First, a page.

The Telegraph
Since 1st March, 1999
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Last Hurrah
The sky had indeed looked like falling on their head, till the French transformed themselves from a gang of Geriatrix to an army of Asterix. Can captain Zizou wrest the ultimate laurel wreath in this month named after Julius Caesar'
For 62 years between 1920 and 1982, the French never beat the Italians. Since then, it has been vice versa. In World Cup games, they are split 2-2. In Euro 2000, the French scalped the Italians
They will appropriately be led by a centurion. Fabio Cannavaro picks up his 100th cap on Sunday. With three defenders nominated for Best Player (Zambrotta, Buffon and Cannavaro), the Italian rear looks like the fabled Roman phalanx
Watch Latina songstress Shakira and 400 performers liven up pre-match festivities with a “love parade”. No Cacofonix to gag and tie up after the match, though

France and Italy are form finalists. Scan the last four weeks of the 2006 World Cup finals and seek out the finest players and an all-star team would probably include a majority from the two nations who duel in Berlin’s Olympiastadion.

But, like the historic old venue itself, something about this final sits awry.

In the stadium’s case we are talking aesthetics. The grand old lines which have stood the test of 80 years amid a variety of political and military assaults look ill at ease beneath the steel and plastic canopy which passes for the essential roof. (Also, the stadium is elliptical in design, which is an insult to distantly seated fans who thought they were paying significant sums to be close to the action).

Similarly, Les Bleus and the Azzurri are not quite those whom we expected to find as the last men standing.

France, champions in 1998 and fading in 2002, were fortunate to survive qualifying and started down the group trail like a bunch of strangers all in search of the fastest route home. Italy, neighbours in both geography and in rickety procession to Berlin, have put in only one “real” performance, against hosts Germany in the semi-finals. These are, then, minimalists ' finalists who have put a necessary economy of effort and whose status as finalists is defined through an ability to seize the opportunities which came their way.

Italy benefited from a comparatively easy group and the fact that Argentina, whom they feared, were knocked out by Germany, whom they did not. France played a fine final half hour against Spain in the second round, then benefited from positive thinking and a misfiring Brazil in the quarters.

Pele, who continues to be an enthusiastic spectator at the World Cup despite Brazil’s demise, has a fascinating take on these finals. He sees them as the first finals that have not been dominated by one major goal-scorer and says he has been more impressed by defenders and midfielders than strikers.

That, frankly, is not good news for the game in general or this concluding game in particular. Fans want to see goals and, for all the spectacular nature of some of the early strikes ' Rosicky, Frings, Lahm, Gerrard, etc ' they have been disappointed.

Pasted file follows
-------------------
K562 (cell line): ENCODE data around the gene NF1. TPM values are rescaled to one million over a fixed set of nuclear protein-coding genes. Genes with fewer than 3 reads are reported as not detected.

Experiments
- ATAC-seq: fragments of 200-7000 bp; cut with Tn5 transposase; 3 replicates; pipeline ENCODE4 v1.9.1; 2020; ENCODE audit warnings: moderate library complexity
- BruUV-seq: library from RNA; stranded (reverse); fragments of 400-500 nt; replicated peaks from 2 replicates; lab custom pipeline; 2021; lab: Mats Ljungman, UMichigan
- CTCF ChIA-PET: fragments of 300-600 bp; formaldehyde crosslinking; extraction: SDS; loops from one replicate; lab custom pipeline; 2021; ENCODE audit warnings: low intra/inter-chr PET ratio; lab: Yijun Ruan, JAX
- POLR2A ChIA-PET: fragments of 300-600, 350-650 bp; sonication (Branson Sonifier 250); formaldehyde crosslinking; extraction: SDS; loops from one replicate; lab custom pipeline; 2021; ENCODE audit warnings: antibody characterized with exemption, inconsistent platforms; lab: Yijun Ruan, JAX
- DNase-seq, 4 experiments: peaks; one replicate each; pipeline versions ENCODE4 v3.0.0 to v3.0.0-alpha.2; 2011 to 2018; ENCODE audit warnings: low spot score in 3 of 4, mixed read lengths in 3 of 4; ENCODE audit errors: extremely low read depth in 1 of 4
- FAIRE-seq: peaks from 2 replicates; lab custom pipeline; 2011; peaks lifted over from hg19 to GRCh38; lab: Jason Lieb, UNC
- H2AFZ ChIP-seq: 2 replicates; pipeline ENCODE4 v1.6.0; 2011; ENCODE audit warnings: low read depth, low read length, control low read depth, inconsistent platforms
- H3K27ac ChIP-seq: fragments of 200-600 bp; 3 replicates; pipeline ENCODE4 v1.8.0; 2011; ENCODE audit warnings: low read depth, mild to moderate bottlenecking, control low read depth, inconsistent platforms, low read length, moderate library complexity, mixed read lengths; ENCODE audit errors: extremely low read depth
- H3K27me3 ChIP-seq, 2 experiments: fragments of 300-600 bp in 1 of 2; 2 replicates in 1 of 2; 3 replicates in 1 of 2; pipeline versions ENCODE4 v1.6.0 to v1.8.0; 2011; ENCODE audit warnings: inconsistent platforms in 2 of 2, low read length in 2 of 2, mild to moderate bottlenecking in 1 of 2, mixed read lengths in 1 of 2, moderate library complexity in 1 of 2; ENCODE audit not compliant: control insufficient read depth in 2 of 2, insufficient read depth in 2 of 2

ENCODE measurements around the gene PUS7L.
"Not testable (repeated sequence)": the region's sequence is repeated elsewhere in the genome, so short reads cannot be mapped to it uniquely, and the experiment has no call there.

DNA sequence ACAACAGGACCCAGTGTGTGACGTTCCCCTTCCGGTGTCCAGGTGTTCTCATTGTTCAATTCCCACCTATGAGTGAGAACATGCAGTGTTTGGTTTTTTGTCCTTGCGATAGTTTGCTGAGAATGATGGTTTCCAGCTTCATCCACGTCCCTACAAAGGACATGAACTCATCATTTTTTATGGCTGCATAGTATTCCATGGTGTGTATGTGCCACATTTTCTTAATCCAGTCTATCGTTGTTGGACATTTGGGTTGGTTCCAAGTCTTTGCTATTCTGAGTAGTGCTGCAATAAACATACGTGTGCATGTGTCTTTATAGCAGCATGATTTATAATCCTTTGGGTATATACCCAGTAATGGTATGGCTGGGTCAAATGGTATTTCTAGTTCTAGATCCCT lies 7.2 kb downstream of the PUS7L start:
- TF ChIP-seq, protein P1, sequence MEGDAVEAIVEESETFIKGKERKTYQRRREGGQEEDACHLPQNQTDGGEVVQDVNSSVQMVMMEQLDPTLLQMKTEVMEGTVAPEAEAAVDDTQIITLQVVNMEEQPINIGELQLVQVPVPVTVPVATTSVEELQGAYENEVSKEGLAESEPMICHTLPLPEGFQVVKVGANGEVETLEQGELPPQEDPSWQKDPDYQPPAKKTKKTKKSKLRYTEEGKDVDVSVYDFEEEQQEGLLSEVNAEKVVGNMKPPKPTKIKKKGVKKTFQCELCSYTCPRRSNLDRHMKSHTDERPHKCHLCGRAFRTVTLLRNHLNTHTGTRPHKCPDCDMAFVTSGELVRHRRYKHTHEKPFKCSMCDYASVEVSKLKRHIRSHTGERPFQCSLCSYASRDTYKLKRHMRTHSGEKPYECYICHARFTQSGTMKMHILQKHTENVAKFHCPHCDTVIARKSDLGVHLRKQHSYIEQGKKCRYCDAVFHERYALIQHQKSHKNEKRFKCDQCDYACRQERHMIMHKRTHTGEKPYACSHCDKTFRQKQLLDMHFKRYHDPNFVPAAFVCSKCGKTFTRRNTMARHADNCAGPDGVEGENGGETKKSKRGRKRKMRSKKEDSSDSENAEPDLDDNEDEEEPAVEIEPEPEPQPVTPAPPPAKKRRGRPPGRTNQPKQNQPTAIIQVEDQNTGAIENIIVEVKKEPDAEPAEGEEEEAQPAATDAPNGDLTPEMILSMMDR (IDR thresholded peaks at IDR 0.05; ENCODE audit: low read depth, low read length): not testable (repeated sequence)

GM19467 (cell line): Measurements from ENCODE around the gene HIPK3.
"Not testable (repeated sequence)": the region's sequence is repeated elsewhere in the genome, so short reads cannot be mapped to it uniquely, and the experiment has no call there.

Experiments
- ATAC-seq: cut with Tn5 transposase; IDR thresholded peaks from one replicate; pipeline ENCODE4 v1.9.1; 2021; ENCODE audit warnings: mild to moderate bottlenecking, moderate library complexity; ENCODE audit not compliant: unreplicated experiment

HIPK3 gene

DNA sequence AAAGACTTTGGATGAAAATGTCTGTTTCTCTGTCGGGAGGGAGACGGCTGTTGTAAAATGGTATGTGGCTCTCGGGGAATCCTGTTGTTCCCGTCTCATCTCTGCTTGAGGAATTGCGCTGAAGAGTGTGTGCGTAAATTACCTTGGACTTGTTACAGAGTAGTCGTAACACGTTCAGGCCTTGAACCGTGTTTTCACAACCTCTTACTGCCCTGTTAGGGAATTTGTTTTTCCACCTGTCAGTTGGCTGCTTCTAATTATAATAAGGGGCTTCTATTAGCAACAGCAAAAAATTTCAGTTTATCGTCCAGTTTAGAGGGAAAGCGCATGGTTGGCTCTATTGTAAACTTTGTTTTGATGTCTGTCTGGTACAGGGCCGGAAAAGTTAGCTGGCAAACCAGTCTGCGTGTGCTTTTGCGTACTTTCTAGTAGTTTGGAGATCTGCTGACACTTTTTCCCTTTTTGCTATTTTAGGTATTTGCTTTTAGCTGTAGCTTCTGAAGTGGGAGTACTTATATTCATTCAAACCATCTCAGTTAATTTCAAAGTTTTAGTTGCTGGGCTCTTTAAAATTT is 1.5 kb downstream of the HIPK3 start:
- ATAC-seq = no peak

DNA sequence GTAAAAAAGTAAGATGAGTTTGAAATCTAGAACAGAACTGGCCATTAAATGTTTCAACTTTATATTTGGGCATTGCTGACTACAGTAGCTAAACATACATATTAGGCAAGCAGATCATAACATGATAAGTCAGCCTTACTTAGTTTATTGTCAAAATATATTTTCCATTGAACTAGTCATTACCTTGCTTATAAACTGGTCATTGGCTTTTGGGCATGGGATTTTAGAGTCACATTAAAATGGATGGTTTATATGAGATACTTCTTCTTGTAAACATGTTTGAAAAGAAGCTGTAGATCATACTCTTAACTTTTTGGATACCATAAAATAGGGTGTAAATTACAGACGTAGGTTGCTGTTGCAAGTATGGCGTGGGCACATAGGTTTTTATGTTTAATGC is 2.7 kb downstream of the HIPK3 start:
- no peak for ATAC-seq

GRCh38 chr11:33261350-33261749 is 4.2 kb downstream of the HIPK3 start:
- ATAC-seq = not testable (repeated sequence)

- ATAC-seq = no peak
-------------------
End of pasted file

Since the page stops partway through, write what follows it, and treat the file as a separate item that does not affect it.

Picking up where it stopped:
For the majority here that has not mattered significantly because the German hosts progressed to the semi-finals and that kept the home audience happy. But if France and Italy are typical of what these finals have offered, then we might ' at the extreme ' be in for a repeat of 1994 when a goalless draw between Brazil and Italy was decided by a penalty shootout.

That was for the only time' so far.

Creative players will not be lacking in Berlin. It has been a privilege to see Zinedine Zidane enjoying a second footballing youth as he stands on the brink of retirement. This final will be his last game and the romantics will want a French victory so that the great Zizou can go out gloriously in Roy of the Rovers style.

Across midfield will be Italy’s Andrea Pirlo, a superbly balanced footballer who thinks the game as diligently as he works it. Pirlo possesses Zidane’s gift of being able to move one way ' and take a defence with him ' while sending the ball in the opposite direction. Italy’s defence being pretty rock solid, Pirlo needs do that only once and the game will be over.

France has a problem. To shore up midfield the French use Arsenal’s Thierry Henry as a lone striker and this is not his ideal working style. Henry needs a support worker to help create space into which he can inject his killing pace. Thus, in their six games thus far, the French have scored a measly eight goals, even fewer than Italy’s 11.

Of course, the final could be a rip-roaring game with a stream of goals at both ends. Imagine Henry, Zidane, Florent Malouda and Franck Ribery testing the acrobatically magnificent Gianluigi Buffon at one end while Luca Toni, Pirlo and Francesco Totti bombard a frighteningly unpredictable Fabien Barthez at the other.

Do not, however, imagine it will turn out like that. “Respect” is an overworked word these days. In tune with the linguistic times, there may be more respect at play in the World Cup final than we need on football’s grandest occasion.

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